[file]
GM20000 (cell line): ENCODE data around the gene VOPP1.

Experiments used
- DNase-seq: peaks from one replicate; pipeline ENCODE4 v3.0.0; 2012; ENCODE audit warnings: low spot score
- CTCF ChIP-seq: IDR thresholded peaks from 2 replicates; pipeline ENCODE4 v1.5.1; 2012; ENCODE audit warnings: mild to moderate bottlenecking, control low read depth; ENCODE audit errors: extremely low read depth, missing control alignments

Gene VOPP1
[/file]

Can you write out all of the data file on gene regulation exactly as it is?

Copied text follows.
GM20000 (cell line): ENCODE data around the gene VOPP1.

Experiments used
- DNase-seq: peaks from one replicate; pipeline ENCODE4 v3.0.0; 2012; ENCODE audit warnings: low spot score
- CTCF ChIP-seq: IDR thresholded peaks from 2 replicates; pipeline ENCODE4 v1.5.1; 2012; ENCODE audit warnings: mild to moderate bottlenecking, control low read depth; ENCODE audit errors: extremely low read depth, missing control alignments

Gene VOPP1